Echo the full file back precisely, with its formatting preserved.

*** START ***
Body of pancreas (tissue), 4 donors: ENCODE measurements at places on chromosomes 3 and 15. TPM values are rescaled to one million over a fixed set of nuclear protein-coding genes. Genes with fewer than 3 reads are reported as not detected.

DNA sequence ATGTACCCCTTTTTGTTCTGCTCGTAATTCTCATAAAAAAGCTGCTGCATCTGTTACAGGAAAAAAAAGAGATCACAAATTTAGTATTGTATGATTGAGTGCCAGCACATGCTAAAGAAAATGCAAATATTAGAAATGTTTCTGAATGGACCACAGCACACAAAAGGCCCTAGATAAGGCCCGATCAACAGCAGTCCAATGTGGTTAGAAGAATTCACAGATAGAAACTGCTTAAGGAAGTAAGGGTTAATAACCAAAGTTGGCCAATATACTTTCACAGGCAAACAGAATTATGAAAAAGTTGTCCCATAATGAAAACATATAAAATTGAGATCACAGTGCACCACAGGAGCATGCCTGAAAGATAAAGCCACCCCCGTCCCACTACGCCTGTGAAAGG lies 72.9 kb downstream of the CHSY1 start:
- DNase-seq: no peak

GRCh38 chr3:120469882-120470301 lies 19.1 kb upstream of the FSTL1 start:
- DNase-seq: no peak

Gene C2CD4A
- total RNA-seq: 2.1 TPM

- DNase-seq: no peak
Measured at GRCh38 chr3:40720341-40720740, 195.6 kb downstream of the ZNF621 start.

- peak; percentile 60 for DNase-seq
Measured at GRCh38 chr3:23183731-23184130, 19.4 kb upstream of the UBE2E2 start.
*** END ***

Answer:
Body of pancreas (tissue), 4 donors: ENCODE measurements at places on chromosomes 3 and 15. TPM values are rescaled to one million over a fixed set of nuclear protein-coding genes. Genes with fewer than 3 reads are reported as not detected.

DNA sequence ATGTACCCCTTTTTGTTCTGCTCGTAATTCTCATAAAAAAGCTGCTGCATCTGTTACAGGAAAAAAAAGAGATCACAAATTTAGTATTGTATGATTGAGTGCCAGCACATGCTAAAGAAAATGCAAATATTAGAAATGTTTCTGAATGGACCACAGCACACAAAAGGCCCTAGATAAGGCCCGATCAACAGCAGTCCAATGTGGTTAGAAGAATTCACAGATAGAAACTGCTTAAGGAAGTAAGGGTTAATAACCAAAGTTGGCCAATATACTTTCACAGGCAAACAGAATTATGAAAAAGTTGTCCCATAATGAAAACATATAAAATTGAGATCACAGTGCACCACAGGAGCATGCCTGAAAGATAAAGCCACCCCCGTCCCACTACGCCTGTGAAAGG lies 72.9 kb downstream of the CHSY1 start:
- DNase-seq: no peak

GRCh38 chr3:120469882-120470301 lies 19.1 kb upstream of the FSTL1 start:
- DNase-seq: no peak

Gene C2CD4A
- total RNA-seq: 2.1 TPM

- DNase-seq: no peak
Measured at GRCh38 chr3:40720341-40720740, 195.6 kb downstream of the ZNF621 start.

- peak; percentile 60 for DNase-seq
Measured at GRCh38 chr3:23183731-23184130, 19.4 kb upstream of the UBE2E2 start.